How to achieve zero downtime deployment?

Most websites need to be up 24 hours every day, so we need a solution to deploy changes to the website without taking it down. The solution is to have more than one application server and use a load balancer. You have your application running on one of the servers and when you need to make changes, you deploy the new version on the other server. Now when a user is currently using the website he will still be using the old version, but when he connects to the website the next time he will be redirected to the other server with the new version. As long as there are sessions on the old version it keeps running, and when all the sessions are on the new server you can take down the old version and keep that server free for the next time you need to deploy changes.

Deploying a Haskell web application to Heroku

In order to work with Heroku, we need to have our project in a Git Repository (Source Control), an account at Heroku and its toolbelt, and the Heroku Haskell Buildpack. The following paragraphs will outline the process:

1. Step: Login or Sign up for a Heroku account

You may sign up here:
It's free for 1 instance, which is enough for testing purposes

Step 2: Install the Toolbelt

Heroku Toolbelt is a command line tool that provides functionality to interact with the Heroku platform.
The toolbelt can be downloaded here:

Step 3: Login

In order to use Heroku, you must login with the following command:

heroku login

...and provide your credentials

Step 4: Create an app at Heroku with the proper buildpack

Log in at Heroku and create an app instance using the following commands

echo 'web: cabal run -- -p $PORT' > Procfile
heroku create --stack=cedar --buildpack
git push heroku master

The first deployment IS VERY SLOW, because all dependencies need to be installed on your Heroku instance. So wait a little bit the first time around.

Sometimes you need to upgrade the 15 minutes time limit for this:

heroku plugins:install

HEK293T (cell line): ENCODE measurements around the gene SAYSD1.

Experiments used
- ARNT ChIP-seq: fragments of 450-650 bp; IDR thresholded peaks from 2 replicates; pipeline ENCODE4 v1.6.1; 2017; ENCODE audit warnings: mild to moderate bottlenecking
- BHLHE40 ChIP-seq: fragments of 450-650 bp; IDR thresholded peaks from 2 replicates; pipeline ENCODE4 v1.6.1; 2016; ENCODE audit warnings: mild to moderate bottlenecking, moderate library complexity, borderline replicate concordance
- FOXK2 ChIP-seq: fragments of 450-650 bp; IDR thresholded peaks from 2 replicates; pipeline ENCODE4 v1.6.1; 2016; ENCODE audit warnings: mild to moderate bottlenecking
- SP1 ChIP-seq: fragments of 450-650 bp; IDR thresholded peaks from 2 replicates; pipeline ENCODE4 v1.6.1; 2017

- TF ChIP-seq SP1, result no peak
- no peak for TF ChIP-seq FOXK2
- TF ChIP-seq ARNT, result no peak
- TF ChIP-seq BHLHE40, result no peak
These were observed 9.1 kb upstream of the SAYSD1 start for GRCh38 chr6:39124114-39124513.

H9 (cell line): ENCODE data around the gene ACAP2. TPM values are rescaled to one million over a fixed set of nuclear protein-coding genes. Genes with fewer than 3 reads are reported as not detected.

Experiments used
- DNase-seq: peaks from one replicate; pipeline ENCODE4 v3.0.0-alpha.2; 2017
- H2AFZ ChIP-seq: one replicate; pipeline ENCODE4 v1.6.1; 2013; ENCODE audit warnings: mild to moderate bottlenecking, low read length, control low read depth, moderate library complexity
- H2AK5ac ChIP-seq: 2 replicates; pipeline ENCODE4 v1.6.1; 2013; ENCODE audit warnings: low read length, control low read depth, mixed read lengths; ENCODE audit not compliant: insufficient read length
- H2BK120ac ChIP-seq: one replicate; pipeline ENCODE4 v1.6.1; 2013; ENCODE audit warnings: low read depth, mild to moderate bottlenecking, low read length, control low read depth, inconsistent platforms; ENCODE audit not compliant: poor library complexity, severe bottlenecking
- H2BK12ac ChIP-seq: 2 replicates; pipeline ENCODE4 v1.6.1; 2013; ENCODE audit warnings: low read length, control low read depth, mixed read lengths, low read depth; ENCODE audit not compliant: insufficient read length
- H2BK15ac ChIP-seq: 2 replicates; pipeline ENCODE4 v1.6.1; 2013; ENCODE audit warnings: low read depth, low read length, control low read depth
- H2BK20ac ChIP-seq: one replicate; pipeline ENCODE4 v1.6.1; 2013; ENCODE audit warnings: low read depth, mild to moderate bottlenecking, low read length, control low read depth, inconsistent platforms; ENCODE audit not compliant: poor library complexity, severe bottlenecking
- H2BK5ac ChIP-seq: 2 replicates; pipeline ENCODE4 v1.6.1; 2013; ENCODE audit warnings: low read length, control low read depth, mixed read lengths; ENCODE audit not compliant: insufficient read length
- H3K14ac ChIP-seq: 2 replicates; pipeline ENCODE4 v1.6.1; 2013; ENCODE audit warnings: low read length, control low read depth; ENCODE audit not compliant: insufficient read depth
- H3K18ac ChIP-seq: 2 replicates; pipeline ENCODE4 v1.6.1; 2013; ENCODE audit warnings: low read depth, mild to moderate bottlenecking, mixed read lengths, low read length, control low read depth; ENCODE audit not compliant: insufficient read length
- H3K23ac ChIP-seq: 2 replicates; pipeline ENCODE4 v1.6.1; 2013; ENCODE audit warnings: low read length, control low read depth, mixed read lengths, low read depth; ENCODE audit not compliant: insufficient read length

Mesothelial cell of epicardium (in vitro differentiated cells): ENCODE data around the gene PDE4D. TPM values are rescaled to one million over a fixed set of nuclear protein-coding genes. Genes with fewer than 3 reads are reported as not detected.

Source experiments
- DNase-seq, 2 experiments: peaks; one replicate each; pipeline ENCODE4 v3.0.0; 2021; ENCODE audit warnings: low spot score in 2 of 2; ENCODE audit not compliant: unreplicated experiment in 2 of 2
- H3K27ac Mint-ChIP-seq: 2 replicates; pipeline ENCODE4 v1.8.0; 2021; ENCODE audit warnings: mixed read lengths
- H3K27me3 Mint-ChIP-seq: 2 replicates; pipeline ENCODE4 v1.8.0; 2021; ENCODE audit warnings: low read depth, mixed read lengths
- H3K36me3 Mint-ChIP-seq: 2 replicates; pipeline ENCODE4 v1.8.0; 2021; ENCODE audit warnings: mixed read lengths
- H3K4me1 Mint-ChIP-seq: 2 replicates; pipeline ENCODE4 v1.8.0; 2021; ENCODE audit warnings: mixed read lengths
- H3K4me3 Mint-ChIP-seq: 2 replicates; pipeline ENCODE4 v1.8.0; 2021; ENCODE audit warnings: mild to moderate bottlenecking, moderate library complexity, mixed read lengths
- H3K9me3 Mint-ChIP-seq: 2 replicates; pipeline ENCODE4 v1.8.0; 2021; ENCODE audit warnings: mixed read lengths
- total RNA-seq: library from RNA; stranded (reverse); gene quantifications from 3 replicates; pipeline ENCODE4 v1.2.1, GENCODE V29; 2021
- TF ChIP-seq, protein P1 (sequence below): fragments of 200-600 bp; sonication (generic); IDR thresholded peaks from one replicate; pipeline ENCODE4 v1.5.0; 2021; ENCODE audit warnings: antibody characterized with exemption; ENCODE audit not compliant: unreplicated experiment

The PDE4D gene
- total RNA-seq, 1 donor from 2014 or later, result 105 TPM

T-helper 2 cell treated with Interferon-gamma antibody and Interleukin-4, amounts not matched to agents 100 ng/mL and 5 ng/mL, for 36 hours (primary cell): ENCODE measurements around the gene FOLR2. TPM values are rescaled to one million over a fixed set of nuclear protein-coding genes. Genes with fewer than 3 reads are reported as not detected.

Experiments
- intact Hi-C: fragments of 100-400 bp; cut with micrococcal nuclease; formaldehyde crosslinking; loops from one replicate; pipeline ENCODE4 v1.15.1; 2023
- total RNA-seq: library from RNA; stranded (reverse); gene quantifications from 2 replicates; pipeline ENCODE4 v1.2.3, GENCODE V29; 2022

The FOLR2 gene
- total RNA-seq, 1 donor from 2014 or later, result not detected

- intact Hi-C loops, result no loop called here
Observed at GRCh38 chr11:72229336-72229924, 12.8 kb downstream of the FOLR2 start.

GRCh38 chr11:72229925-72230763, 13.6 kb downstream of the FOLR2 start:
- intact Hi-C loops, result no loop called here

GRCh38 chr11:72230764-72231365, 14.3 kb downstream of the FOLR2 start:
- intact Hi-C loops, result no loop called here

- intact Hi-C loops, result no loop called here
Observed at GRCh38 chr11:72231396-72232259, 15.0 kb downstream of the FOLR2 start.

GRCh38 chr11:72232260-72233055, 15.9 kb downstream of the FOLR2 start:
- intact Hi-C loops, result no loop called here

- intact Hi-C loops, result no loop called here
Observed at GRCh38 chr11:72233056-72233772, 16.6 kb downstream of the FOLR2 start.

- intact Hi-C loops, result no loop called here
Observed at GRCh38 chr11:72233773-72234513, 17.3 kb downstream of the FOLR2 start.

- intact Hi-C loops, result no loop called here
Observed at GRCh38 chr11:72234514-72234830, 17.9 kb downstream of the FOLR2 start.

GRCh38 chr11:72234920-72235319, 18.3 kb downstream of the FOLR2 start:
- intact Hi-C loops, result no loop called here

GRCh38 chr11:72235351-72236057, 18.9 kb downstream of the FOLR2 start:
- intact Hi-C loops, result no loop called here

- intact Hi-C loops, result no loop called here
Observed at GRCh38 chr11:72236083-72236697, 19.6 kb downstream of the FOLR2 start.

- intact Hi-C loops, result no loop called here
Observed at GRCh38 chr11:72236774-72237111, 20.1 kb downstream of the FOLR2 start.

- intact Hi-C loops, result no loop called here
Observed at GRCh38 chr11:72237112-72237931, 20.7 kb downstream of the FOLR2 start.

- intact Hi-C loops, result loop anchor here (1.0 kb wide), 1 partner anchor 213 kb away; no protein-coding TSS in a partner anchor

heroku build -r -b

Step 5: Deploy

Now you can deploy everytime you push to master

git push heroku master

And your web application/web service is now available at [appname]


Deploying a Haskell web application to the Cloud

We want to expose our logic that is programmed in the functional programming Haskell as a web service and need to deploy it as a public web service. For this we want to use a PaaS (Platform-as-a-Service) vendor, i.e., 'Cloud hoster', in order to publish this web service with minimal configuration.

How to remote deploy a Web service to Apache Tomcat from within a Java program

The deployment of servlets to a Servlet container like Tomcat is usually a simple task: Just copy the developed servlet to a specific target directory. The container will then hot deploy it. The proposed task is however more complex: The goal is to make a programmatical remote deployment of a Web service. In other words, an already developed Web service is to be deployed from a PC to a remote server which is running a Tomcat Servlet container. This task has three major requirements: - First, the deployment has to be remote: The Web service is to be deployed onto a different machine. - Second, it is to be accomplished programmatically, which means that it is necessary to develop a software component (for example in Java) which will carry out that task. - Third, the deployment has to be “hot”, which means that the deployed Web service has to run after a short time, without the need to restart the server or its Servlet container. As an addition to the above it is interesting to know, how to use a Servlet container like Tomcat for Web service deployment. In short the goal is to develop an application which can “hot deploy” a Servlet containing one or more Web services onto a remote machine, which is only known to run an Apache Tomcat Servlet container. The process could be called: “Programmatical-remote-hot-deployment of a Web service to an Apache Tomcat Servlet container.”

Correctly configuring a Jetty Java Servlet container to be used through an Apache Web server via mod_jk

When deploying a JVM-based Web app usually so-called Java Servlet containers resp. application servers are used for the produciton system/environment. Probably the most popular and common Java server in this field is Apache Tomcat (and other even more feature-rich ones like JBoss or GlassFish). Apart from that, there's also Jetty which can be seen as a somewhat lightweight alternative. Nevertheless, there are some subtle differences to be taken into consideration when configuring it as opposed to Tomcat. The usual way to setup such a production system for a Java Web app is to use the Servlet container to serve the Web app and put so to speak in front of it an Apache Web server which handles the requests, hands them over to the container instance (e.g., Jetty or Tomcat) and receives its responses then (to say it in an a bit simplified way). Usually this is done via Apache's mod_jk module which enables communication between app server and Web server through the AJP13 protocol. What should be described and explained now is how to setup such a Java Web app production system ready for deployment in detail (mainly from a configuration perspective). The main focus shall be put at differences which are to be taken into account here between Jetty and Apache Tomcat.
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